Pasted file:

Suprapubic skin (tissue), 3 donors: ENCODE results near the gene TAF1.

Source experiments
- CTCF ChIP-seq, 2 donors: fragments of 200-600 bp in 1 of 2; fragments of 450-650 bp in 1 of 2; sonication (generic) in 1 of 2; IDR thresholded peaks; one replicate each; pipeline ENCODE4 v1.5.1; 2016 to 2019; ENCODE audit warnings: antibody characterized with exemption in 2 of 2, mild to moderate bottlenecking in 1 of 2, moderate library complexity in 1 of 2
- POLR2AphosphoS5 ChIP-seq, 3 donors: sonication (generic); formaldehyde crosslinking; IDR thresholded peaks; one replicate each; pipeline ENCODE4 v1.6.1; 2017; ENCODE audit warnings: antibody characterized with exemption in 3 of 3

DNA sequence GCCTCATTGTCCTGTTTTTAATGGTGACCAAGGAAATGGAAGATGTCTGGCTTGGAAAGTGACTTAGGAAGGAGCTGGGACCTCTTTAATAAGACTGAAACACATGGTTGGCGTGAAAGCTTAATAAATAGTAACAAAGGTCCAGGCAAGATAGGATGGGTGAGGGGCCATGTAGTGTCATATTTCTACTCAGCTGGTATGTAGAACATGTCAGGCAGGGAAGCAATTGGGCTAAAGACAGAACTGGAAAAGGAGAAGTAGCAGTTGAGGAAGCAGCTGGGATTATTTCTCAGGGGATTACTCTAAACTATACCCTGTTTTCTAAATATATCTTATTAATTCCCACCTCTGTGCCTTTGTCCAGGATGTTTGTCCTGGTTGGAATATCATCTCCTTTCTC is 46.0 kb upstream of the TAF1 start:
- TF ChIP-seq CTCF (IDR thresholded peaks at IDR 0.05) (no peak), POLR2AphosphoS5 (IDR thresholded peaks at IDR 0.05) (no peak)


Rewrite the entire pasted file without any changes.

Suprapubic skin (tissue), 3 donors: ENCODE results near the gene TAF1.

Source experiments
- CTCF ChIP-seq, 2 donors: fragments of 200-600 bp in 1 of 2; fragments of 450-650 bp in 1 of 2; sonication (generic) in 1 of 2; IDR thresholded peaks; one replicate each; pipeline ENCODE4 v1.5.1; 2016 to 2019; ENCODE audit warnings: antibody characterized with exemption in 2 of 2, mild to moderate bottlenecking in 1 of 2, moderate library complexity in 1 of 2
- POLR2AphosphoS5 ChIP-seq, 3 donors: sonication (generic); formaldehyde crosslinking; IDR thresholded peaks; one replicate each; pipeline ENCODE4 v1.6.1; 2017; ENCODE audit warnings: antibody characterized with exemption in 3 of 3

DNA sequence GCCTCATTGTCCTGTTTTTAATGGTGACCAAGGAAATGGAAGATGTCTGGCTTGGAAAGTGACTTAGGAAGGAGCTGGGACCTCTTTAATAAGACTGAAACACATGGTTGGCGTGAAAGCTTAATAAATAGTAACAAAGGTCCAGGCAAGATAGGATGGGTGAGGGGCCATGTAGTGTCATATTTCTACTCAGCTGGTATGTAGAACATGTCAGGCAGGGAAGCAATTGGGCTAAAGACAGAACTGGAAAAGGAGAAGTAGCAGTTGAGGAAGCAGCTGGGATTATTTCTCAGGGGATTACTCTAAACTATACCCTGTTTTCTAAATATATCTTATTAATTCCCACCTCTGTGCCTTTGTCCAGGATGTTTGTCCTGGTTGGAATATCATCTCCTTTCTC is 46.0 kb upstream of the TAF1 start:
- TF ChIP-seq CTCF (IDR thresholded peaks at IDR 0.05) (no peak), POLR2AphosphoS5 (IDR thresholded peaks at IDR 0.05) (no peak)